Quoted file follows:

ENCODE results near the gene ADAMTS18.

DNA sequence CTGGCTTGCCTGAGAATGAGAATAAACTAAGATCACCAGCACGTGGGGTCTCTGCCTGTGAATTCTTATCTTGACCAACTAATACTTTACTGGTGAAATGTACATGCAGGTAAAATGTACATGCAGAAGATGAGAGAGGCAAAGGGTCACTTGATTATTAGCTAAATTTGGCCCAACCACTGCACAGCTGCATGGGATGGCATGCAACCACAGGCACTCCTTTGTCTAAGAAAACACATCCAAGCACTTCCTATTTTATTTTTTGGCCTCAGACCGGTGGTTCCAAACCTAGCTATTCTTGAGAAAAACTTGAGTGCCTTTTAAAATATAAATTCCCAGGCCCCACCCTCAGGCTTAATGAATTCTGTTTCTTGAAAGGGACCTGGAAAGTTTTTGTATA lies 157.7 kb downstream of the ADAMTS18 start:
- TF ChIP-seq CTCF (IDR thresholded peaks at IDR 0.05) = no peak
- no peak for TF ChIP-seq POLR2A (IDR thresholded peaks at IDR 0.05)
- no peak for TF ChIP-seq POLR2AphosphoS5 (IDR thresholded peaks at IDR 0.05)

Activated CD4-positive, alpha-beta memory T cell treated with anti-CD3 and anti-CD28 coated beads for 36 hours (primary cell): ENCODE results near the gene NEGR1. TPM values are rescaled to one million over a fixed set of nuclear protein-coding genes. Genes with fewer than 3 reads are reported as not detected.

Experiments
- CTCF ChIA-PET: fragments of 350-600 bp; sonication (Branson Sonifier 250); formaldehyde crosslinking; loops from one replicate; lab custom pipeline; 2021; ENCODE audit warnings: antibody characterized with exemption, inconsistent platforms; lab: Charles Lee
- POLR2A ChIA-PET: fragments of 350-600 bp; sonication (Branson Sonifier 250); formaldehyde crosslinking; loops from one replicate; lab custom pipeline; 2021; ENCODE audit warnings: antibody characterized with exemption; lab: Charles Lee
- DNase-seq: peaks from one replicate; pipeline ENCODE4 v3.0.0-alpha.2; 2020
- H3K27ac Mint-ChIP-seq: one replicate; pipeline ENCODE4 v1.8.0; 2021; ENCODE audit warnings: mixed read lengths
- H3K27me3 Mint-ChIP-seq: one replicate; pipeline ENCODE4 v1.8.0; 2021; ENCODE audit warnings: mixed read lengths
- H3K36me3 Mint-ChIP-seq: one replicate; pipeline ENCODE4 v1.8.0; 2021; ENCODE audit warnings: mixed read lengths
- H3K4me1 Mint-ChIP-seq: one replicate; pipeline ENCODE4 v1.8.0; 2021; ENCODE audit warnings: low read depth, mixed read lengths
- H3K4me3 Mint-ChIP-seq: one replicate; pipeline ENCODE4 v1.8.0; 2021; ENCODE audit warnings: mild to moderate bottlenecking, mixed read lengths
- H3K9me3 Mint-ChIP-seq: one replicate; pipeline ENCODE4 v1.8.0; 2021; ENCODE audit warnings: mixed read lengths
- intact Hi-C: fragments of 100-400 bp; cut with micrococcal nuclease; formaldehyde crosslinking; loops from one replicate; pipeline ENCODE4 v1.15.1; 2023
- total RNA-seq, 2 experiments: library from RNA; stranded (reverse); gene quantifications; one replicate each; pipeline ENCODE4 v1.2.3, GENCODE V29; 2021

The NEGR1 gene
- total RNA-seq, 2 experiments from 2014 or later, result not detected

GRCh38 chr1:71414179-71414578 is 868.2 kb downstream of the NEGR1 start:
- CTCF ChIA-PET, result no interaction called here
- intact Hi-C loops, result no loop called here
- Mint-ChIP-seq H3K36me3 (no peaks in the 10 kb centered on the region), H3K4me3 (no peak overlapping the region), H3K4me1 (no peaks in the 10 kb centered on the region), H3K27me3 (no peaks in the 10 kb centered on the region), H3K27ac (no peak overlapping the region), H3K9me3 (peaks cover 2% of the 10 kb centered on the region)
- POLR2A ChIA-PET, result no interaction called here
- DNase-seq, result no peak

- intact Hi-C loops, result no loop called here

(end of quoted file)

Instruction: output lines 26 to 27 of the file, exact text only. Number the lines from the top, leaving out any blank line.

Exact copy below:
- DNase-seq, result no peak

- intact Hi-C loops, result no loop called here